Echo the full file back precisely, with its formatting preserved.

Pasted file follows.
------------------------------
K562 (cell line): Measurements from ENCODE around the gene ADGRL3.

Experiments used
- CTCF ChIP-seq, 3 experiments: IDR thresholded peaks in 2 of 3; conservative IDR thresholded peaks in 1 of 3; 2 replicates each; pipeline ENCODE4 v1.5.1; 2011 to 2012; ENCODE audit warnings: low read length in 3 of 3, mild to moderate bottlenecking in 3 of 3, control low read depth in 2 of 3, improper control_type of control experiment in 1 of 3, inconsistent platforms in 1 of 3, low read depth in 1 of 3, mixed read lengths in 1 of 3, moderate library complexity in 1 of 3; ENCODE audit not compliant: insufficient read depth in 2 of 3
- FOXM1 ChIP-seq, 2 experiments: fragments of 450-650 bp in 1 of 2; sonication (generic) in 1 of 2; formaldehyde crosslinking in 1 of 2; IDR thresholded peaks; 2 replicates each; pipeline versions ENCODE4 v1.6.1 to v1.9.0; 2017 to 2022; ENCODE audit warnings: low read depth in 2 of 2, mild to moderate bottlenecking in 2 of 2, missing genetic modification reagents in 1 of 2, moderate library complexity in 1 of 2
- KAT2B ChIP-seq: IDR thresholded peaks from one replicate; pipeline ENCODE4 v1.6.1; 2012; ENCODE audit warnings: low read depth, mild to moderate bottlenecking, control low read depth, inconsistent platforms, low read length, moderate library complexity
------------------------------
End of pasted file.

K562 (cell line): Measurements from ENCODE around the gene ADGRL3.

Experiments used
- CTCF ChIP-seq, 3 experiments: IDR thresholded peaks in 2 of 3; conservative IDR thresholded peaks in 1 of 3; 2 replicates each; pipeline ENCODE4 v1.5.1; 2011 to 2012; ENCODE audit warnings: low read length in 3 of 3, mild to moderate bottlenecking in 3 of 3, control low read depth in 2 of 3, improper control_type of control experiment in 1 of 3, inconsistent platforms in 1 of 3, low read depth in 1 of 3, mixed read lengths in 1 of 3, moderate library complexity in 1 of 3; ENCODE audit not compliant: insufficient read depth in 2 of 3
- FOXM1 ChIP-seq, 2 experiments: fragments of 450-650 bp in 1 of 2; sonication (generic) in 1 of 2; formaldehyde crosslinking in 1 of 2; IDR thresholded peaks; 2 replicates each; pipeline versions ENCODE4 v1.6.1 to v1.9.0; 2017 to 2022; ENCODE audit warnings: low read depth in 2 of 2, mild to moderate bottlenecking in 2 of 2, missing genetic modification reagents in 1 of 2, moderate library complexity in 1 of 2
- KAT2B ChIP-seq: IDR thresholded peaks from one replicate; pipeline ENCODE4 v1.6.1; 2012; ENCODE audit warnings: low read depth, mild to moderate bottlenecking, control low read depth, inconsistent platforms, low read length, moderate library complexity